Glenn Chandler’s The Lamplighters whisks the audience through the Cumbrian winds into a painfully tragic and violent tale. The complexity of cause and effect is beautifully threaded into the heart of this production through its three protagonists.
Chandler’s deft and finely attuned script shrouds his characters in darkness by way of their unforgiving quest for blame and persecution. Three former policemen, eternally conjoined, are each conflicted by their inability to cope with unresolved inadequacies. Plagued by the guilt of an unsolved murder, they have lost their way. One drinks himself into a paranoid and self-loathing mess, another loses his wife as a result of his angry and frustrated rages, the third presents a charade of calm and authority whilst his body buckles beneath the strain.
Shane Armstrong, Mark Forester-Evans and Stewart Marquis work tirelessly to create a shared history between their characters who are connected through tragedy
Chandler’s well presented drama affords the audience opportunity to reflect on the aftermath of unimaginable cruelty and to view the inevitable demolition of the lives and relationships of those it touches. Shane Armstrong, Mark Forester-Evans and Stewart Marquis work tirelessly to create a shared history between their characters who are connected through tragedy and held in an inescapable state of torment and alcoholism. Although the first act is littered with moments of gallows humour and absurdity, Scott Oswald undeniably boosts the atmosphere of the second half thanks to his portrayal of Billy Tuttle, a character who injects pace and youth into the performance as he stutters and jumps around in a supposed state of fear. Tuttle’s entrance reignites the quarrelling between two of the detectives and fans the flames of deceit which ultimately obliterate all culpable parties. Oswald’s behaviour when outside of the direct action steals the show; his performance is imaginative and excitable, revelling in the destruction of the other characters whilst possessing a chillingly sinister giggle.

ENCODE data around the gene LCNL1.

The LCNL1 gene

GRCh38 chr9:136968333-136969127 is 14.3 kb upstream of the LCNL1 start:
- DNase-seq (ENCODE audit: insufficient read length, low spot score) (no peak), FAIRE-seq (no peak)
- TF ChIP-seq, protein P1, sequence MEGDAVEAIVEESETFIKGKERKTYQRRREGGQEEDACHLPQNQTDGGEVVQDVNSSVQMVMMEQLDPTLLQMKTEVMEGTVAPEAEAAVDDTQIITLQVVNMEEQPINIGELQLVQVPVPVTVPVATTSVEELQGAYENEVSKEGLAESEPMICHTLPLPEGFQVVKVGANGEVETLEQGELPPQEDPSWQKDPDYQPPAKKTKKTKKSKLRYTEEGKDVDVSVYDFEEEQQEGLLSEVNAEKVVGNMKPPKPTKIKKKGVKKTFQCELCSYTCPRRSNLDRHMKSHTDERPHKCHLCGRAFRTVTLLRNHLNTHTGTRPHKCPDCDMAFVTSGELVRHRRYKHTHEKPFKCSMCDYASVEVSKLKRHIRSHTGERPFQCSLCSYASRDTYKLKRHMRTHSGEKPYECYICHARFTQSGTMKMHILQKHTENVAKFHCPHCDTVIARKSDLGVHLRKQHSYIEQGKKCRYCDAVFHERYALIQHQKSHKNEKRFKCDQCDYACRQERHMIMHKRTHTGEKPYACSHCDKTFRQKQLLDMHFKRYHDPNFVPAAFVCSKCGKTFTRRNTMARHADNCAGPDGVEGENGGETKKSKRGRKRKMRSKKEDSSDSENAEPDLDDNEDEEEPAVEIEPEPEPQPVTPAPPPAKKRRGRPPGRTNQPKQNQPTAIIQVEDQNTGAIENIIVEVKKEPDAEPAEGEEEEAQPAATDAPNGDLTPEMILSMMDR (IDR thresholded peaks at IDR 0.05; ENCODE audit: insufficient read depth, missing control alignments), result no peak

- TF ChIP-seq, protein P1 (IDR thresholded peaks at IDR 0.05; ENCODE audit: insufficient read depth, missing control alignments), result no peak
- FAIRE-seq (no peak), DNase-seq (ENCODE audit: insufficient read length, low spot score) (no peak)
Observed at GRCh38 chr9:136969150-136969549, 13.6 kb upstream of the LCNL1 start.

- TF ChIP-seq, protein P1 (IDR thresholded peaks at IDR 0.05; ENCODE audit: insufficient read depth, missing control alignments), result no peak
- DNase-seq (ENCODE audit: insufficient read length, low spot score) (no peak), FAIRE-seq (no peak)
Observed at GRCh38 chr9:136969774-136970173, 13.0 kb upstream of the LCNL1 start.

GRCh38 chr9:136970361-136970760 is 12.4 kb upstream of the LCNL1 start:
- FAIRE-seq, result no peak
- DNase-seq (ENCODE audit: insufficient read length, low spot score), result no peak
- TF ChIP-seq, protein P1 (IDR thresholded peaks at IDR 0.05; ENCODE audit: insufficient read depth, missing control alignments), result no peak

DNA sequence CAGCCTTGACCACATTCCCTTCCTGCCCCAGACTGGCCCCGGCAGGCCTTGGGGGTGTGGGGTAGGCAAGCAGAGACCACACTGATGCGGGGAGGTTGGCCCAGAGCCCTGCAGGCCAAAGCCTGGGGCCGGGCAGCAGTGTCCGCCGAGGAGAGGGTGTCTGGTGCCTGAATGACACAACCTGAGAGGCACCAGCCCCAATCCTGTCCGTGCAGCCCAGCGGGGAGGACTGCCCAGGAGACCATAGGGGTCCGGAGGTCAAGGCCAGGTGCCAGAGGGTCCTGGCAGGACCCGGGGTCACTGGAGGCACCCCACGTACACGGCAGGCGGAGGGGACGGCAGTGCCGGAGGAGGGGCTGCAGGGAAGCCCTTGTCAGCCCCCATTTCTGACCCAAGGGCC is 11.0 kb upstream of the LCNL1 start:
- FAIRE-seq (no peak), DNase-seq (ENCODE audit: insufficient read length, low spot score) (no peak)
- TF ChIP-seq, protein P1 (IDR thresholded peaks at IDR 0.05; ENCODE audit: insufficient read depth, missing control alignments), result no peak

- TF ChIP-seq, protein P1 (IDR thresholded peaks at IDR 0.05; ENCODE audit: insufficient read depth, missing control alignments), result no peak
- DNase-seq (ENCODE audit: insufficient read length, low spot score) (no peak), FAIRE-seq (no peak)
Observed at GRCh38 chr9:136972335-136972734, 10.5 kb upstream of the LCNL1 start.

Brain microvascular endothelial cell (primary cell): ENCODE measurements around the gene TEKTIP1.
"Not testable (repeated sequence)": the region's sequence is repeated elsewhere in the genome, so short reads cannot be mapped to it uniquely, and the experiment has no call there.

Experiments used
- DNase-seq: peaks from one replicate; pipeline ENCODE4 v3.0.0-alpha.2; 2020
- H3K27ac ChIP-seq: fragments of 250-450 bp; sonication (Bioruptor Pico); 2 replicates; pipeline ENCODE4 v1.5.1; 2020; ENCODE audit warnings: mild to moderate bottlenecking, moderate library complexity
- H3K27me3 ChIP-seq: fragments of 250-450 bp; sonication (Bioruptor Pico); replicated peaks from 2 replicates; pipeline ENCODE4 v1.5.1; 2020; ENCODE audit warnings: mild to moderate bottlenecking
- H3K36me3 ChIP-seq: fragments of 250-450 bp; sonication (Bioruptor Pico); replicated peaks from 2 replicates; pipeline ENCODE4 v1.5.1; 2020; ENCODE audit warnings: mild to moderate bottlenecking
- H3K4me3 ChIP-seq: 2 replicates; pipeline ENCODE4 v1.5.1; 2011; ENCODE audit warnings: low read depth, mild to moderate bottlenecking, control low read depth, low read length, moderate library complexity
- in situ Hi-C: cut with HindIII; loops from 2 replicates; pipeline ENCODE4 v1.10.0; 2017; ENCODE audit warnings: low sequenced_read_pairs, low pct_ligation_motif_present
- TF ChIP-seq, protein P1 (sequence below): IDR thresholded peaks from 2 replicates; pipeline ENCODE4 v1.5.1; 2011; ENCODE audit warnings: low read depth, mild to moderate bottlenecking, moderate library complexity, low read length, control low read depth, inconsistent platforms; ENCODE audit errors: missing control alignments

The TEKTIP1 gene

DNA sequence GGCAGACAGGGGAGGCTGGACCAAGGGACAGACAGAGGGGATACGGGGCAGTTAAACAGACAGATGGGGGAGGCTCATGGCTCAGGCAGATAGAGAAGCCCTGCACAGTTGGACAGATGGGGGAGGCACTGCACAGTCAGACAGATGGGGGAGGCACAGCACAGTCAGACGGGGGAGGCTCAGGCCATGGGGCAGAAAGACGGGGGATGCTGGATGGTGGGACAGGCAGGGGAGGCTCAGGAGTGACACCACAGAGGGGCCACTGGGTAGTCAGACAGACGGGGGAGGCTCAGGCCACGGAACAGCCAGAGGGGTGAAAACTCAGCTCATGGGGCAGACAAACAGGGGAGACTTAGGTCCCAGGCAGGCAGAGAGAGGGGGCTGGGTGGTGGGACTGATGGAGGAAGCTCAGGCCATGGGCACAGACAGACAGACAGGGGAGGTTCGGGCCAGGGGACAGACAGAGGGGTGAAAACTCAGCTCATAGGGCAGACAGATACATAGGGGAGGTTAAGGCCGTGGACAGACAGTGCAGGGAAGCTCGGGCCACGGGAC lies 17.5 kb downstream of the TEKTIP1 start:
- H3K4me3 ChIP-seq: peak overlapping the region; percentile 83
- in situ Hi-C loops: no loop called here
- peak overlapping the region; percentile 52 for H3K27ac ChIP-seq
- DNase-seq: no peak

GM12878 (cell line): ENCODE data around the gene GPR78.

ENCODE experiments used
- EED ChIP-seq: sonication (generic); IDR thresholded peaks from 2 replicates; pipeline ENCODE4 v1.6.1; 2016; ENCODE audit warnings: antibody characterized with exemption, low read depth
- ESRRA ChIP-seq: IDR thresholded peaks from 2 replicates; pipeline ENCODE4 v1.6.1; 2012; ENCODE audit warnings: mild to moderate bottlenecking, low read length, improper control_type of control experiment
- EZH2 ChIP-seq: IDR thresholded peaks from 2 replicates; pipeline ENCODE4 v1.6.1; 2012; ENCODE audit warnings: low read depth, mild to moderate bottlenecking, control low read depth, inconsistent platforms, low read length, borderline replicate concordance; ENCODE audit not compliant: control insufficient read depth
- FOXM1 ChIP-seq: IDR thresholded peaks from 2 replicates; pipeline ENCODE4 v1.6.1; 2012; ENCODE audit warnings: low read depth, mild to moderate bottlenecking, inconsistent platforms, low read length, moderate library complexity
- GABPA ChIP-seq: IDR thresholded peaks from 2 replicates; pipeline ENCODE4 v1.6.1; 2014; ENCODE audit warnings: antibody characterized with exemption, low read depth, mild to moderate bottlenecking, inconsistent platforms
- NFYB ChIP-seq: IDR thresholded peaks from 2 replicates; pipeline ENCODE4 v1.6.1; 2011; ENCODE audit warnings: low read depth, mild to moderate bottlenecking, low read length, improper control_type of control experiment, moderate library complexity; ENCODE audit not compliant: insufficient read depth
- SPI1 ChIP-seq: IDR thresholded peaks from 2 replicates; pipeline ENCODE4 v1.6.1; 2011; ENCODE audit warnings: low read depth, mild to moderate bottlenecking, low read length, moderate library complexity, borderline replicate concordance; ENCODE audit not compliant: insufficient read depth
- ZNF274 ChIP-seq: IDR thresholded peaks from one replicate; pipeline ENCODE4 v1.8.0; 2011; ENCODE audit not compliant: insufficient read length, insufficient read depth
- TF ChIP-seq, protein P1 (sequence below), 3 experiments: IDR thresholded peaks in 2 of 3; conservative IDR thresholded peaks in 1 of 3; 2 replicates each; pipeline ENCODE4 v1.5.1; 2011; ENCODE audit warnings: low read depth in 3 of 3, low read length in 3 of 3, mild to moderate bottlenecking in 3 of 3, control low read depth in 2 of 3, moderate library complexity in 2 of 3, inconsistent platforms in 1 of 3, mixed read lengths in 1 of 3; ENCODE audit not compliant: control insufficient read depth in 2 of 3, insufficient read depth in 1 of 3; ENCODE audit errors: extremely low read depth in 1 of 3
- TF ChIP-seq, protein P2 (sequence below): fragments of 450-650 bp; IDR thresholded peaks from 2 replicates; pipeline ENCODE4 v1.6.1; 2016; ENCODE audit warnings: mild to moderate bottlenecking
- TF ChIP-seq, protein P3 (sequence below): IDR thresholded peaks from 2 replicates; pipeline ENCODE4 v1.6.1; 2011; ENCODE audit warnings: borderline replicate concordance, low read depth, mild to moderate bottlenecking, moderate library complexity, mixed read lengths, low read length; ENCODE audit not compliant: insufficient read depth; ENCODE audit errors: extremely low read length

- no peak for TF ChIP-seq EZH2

The Lamplighters presents the aftermath of murder as a constant battle between justice and absolution. Designer David Shields gifts the performers with a beautifully crafted and cluttered performance space; masked in chaos and hidden beneath a skilfully fashioned mess are the keys to unlocking the truth. The cluttered and frantic living space acts as the perfect accompaniment to the twists and turns of the script. The sound and lighting is cultivated purposefully and intelligently, being used only to heighten moments of importance.
Each element of this production is highly articulate and excellently executed. Put simply, this production takes a fabulous script, adds skilful direction and is finally beautifully delivered by a committed and talented cast.
**** (4 stars)
Runs until April 13th